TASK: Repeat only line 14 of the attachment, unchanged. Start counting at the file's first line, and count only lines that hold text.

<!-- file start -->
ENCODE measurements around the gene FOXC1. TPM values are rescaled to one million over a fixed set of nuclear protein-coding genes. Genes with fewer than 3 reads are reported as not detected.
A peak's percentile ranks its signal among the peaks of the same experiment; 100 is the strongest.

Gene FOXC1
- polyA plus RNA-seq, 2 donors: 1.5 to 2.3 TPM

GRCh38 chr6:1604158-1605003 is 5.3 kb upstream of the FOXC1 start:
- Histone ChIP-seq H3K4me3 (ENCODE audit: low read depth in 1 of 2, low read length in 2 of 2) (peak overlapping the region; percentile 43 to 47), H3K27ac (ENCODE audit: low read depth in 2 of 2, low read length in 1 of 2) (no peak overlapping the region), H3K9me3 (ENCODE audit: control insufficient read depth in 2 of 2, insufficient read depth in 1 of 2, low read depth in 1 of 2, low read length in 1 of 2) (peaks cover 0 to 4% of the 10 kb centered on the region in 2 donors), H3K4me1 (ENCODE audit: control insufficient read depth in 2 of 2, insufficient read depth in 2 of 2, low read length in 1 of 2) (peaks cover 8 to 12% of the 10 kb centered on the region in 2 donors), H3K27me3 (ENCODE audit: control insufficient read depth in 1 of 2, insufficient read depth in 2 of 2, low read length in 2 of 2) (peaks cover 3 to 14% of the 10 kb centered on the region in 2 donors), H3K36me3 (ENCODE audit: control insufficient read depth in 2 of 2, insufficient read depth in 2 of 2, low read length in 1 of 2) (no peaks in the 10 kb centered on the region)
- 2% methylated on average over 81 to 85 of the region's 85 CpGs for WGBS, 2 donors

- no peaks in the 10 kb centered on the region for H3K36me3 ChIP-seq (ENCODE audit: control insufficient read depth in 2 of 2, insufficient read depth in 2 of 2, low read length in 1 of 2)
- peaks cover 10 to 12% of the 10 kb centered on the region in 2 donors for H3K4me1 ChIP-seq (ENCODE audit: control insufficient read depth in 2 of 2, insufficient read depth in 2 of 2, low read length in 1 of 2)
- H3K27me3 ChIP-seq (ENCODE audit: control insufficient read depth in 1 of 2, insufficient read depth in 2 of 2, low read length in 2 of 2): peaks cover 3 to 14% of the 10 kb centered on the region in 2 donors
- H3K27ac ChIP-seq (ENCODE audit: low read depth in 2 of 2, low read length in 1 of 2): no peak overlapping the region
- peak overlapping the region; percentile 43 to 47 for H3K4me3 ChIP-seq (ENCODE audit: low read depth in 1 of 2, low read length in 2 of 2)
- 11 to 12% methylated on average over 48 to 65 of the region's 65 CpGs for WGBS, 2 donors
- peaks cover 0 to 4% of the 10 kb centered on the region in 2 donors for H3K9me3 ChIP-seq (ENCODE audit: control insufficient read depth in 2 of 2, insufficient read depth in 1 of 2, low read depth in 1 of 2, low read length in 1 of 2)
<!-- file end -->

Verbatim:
- peaks cover 0 to 4% of the 10 kb centered on the region in 2 donors for H3K9me3 ChIP-seq (ENCODE audit: control insufficient read depth in 2 of 2, insufficient read depth in 1 of 2, low read depth in 1 of 2, low read length in 1 of 2)